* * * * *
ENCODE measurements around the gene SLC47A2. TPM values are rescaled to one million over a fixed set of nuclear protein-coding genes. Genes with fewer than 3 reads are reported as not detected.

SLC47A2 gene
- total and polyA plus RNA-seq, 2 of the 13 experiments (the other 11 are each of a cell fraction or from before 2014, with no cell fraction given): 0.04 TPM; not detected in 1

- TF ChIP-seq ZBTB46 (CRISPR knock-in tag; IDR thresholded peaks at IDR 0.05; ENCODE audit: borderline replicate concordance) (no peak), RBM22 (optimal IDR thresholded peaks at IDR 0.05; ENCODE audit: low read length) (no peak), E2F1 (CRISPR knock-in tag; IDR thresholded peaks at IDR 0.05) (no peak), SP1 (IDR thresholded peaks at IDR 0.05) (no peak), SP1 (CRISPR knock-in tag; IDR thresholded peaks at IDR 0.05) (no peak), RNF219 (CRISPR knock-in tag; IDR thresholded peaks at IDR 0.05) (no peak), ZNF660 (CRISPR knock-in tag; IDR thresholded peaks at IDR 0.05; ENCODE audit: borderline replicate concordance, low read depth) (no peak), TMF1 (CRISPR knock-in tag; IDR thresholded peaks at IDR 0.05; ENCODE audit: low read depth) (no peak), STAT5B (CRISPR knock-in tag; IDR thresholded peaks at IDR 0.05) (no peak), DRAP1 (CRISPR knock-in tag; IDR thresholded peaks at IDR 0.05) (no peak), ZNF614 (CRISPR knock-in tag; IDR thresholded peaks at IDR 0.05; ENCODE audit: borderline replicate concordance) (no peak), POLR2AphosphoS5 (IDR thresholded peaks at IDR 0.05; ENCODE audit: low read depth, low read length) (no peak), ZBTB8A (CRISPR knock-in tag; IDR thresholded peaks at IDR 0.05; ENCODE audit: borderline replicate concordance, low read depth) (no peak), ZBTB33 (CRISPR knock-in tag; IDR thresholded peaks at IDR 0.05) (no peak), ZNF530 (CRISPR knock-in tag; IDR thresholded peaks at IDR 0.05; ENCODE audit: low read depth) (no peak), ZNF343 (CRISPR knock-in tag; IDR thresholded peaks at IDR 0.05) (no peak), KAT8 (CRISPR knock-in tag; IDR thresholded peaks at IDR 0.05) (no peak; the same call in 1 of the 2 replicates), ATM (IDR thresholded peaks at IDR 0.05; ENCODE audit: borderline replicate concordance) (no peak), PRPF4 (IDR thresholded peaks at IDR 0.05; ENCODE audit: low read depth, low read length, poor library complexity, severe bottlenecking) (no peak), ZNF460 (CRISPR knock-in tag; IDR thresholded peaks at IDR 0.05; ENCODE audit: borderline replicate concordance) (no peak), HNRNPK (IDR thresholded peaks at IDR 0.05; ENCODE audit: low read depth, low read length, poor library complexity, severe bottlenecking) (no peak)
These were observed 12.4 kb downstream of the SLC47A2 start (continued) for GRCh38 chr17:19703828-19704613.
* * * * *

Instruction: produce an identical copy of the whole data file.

ENCODE measurements around the gene SLC47A2. TPM values are rescaled to one million over a fixed set of nuclear protein-coding genes. Genes with fewer than 3 reads are reported as not detected.

SLC47A2 gene
- total and polyA plus RNA-seq, 2 of the 13 experiments (the other 11 are each of a cell fraction or from before 2014, with no cell fraction given): 0.04 TPM; not detected in 1

- TF ChIP-seq ZBTB46 (CRISPR knock-in tag; IDR thresholded peaks at IDR 0.05; ENCODE audit: borderline replicate concordance) (no peak), RBM22 (optimal IDR thresholded peaks at IDR 0.05; ENCODE audit: low read length) (no peak), E2F1 (CRISPR knock-in tag; IDR thresholded peaks at IDR 0.05) (no peak), SP1 (IDR thresholded peaks at IDR 0.05) (no peak), SP1 (CRISPR knock-in tag; IDR thresholded peaks at IDR 0.05) (no peak), RNF219 (CRISPR knock-in tag; IDR thresholded peaks at IDR 0.05) (no peak), ZNF660 (CRISPR knock-in tag; IDR thresholded peaks at IDR 0.05; ENCODE audit: borderline replicate concordance, low read depth) (no peak), TMF1 (CRISPR knock-in tag; IDR thresholded peaks at IDR 0.05; ENCODE audit: low read depth) (no peak), STAT5B (CRISPR knock-in tag; IDR thresholded peaks at IDR 0.05) (no peak), DRAP1 (CRISPR knock-in tag; IDR thresholded peaks at IDR 0.05) (no peak), ZNF614 (CRISPR knock-in tag; IDR thresholded peaks at IDR 0.05; ENCODE audit: borderline replicate concordance) (no peak), POLR2AphosphoS5 (IDR thresholded peaks at IDR 0.05; ENCODE audit: low read depth, low read length) (no peak), ZBTB8A (CRISPR knock-in tag; IDR thresholded peaks at IDR 0.05; ENCODE audit: borderline replicate concordance, low read depth) (no peak), ZBTB33 (CRISPR knock-in tag; IDR thresholded peaks at IDR 0.05) (no peak), ZNF530 (CRISPR knock-in tag; IDR thresholded peaks at IDR 0.05; ENCODE audit: low read depth) (no peak), ZNF343 (CRISPR knock-in tag; IDR thresholded peaks at IDR 0.05) (no peak), KAT8 (CRISPR knock-in tag; IDR thresholded peaks at IDR 0.05) (no peak; the same call in 1 of the 2 replicates), ATM (IDR thresholded peaks at IDR 0.05; ENCODE audit: borderline replicate concordance) (no peak), PRPF4 (IDR thresholded peaks at IDR 0.05; ENCODE audit: low read depth, low read length, poor library complexity, severe bottlenecking) (no peak), ZNF460 (CRISPR knock-in tag; IDR thresholded peaks at IDR 0.05; ENCODE audit: borderline replicate concordance) (no peak), HNRNPK (IDR thresholded peaks at IDR 0.05; ENCODE audit: low read depth, low read length, poor library complexity, severe bottlenecking) (no peak)
These were observed 12.4 kb downstream of the SLC47A2 start (continued) for GRCh38 chr17:19703828-19704613.